Puerto Rico's development bank has entered into a deal with financial creditors that would allow it to avoid a lengthy bankruptcy proceeding, the leader of the debt-swamped U.S. island announced Monday.
The liquidation agreement still has to be formally approved by creditors of the Government Development Bank, which for decades played a major role in the U.S. Caribbean territory's financial affairs. A financial oversight board and U.S. District Court for Puerto Rico also must sign off on the pact.
But Gov. Ricardo Rossello said in a Monday statement that the so-called restructuring support agreement negotiated over the last two months is backed by "a significant portion of its major stakeholders."
The deal focused on the bank is just one piece of an overall $73 billion public debt load that the government of the struggling island is seeking to restructure. Puerto Rico is mired in a decade-long recession.
Rossello said the agreement will allow bondholders and other creditors to exchange their claims against Puerto Rico's development bank for one of three tranches of new bonds with varying payment terms.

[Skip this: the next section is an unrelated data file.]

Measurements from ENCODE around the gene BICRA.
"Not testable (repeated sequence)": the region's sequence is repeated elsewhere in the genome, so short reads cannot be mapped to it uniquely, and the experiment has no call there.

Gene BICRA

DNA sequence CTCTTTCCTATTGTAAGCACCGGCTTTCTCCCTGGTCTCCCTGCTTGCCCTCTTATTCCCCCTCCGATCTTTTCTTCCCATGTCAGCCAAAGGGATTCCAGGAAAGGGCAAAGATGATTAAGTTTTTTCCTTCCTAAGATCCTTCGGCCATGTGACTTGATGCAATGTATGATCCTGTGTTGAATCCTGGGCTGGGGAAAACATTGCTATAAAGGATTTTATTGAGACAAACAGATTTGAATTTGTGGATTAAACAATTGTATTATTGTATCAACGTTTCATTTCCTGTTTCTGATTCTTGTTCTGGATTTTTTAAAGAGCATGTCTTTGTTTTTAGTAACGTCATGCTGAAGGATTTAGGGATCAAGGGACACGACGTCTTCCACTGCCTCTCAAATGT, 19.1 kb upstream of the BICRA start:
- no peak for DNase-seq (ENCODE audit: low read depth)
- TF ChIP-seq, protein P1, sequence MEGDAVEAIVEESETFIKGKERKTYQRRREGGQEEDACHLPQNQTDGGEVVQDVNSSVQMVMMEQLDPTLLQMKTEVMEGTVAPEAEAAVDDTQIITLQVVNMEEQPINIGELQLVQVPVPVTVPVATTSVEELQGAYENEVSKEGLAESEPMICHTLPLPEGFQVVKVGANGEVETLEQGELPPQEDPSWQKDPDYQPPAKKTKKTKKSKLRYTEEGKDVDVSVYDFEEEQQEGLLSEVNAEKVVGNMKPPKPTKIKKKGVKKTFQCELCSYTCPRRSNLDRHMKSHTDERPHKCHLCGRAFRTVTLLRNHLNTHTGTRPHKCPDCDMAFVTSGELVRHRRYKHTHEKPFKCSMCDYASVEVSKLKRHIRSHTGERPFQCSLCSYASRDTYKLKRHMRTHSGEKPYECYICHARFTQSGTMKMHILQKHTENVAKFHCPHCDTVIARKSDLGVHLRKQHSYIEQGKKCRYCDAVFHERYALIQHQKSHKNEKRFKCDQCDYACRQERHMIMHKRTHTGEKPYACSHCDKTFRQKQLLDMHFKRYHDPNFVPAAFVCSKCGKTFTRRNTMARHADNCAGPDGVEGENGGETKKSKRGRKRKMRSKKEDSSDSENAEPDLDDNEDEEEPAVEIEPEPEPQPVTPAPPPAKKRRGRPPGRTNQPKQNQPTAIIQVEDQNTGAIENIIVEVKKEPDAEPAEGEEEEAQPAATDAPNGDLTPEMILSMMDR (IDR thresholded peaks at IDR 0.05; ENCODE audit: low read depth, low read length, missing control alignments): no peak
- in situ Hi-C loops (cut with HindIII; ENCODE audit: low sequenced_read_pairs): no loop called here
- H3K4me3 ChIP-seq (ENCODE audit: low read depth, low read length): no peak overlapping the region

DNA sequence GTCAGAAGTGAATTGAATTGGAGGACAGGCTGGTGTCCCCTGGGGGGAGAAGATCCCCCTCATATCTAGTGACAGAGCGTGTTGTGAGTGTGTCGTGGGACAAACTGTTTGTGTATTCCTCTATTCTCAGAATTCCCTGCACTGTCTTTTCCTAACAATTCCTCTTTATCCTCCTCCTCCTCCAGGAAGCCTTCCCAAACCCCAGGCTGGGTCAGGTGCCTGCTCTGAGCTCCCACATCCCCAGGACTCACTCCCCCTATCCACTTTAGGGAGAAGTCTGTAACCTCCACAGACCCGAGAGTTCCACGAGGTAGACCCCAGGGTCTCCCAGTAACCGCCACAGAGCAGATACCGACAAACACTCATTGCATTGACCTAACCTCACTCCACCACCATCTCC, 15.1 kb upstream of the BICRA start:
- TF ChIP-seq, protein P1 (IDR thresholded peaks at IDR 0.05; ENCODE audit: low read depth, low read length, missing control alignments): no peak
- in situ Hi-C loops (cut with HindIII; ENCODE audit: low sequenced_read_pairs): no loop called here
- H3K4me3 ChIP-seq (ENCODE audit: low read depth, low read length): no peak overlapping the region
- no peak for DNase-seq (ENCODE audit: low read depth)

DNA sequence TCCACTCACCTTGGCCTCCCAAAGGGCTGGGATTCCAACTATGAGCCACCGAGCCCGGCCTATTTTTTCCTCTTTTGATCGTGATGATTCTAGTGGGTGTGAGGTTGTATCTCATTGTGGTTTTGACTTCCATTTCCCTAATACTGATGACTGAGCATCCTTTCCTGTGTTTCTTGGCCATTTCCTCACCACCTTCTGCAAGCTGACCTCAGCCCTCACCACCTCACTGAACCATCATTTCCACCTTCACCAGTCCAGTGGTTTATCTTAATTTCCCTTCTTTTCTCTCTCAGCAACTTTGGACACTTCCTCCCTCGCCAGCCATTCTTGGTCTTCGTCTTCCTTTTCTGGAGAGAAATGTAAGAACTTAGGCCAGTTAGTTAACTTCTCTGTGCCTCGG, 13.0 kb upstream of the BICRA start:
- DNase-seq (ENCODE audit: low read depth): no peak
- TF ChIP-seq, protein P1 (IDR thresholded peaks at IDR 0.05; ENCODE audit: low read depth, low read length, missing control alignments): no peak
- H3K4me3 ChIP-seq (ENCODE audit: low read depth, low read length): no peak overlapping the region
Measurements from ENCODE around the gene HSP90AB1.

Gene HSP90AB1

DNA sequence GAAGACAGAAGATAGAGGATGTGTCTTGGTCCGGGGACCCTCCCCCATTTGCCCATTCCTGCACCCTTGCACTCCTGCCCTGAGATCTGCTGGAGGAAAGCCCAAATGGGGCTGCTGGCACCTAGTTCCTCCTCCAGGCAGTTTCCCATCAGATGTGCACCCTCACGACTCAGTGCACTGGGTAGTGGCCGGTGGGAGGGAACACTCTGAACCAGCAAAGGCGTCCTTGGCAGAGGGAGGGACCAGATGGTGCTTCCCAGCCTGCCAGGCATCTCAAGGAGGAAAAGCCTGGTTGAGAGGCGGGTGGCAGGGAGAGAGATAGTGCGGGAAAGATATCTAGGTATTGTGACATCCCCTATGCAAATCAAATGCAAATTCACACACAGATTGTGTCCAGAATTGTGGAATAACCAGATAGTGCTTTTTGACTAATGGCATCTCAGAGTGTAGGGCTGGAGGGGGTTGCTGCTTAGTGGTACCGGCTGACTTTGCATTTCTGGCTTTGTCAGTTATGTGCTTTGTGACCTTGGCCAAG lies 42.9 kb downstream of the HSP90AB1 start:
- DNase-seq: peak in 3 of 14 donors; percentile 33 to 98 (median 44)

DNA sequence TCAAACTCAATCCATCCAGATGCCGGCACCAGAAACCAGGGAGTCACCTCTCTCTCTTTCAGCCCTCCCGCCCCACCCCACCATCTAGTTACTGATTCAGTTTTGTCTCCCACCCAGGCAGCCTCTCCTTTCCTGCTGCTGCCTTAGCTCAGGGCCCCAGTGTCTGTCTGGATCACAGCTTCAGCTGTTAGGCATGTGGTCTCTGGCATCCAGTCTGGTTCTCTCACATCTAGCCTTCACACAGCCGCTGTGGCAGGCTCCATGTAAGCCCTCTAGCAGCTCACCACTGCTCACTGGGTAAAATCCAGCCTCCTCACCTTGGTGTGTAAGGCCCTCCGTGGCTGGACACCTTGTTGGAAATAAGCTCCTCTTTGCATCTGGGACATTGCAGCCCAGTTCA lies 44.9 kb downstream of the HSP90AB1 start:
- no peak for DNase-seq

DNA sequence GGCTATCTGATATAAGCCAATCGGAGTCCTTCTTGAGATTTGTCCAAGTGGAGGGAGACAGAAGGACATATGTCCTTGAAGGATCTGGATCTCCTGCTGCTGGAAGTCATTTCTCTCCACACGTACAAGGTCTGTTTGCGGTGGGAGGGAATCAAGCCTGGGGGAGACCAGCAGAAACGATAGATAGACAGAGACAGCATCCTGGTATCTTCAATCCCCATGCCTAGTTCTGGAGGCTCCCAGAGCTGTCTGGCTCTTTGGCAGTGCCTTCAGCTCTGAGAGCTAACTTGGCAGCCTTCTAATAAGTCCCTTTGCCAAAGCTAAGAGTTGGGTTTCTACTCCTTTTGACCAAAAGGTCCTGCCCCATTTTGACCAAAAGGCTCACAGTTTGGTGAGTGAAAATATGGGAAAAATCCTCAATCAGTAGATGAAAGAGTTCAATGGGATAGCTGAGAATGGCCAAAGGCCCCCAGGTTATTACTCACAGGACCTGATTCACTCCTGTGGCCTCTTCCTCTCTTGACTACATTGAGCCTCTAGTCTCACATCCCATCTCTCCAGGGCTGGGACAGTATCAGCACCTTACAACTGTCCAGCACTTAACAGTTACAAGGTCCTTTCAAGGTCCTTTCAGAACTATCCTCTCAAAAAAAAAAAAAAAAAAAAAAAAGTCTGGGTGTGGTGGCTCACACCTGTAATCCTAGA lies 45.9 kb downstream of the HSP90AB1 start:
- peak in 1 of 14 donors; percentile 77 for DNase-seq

Details were fuzzy about how issuing new debt to cover old debt would pan out. But Rossello said the bank's creditors agreed to "substantial discounts to the principal" and touted the pact as "an example of the government regaining the credibility it had lost over the past few years."
Rafael Rojo, a spokesman for Puerto Rico creditor group Bonistas del Patio, said in the government statement that the creditors were voluntarily accepting losses up to 45 percent.
"We are Puerto Ricans first and we recognize the circumstances in which Puerto Rico is today," Rojo said.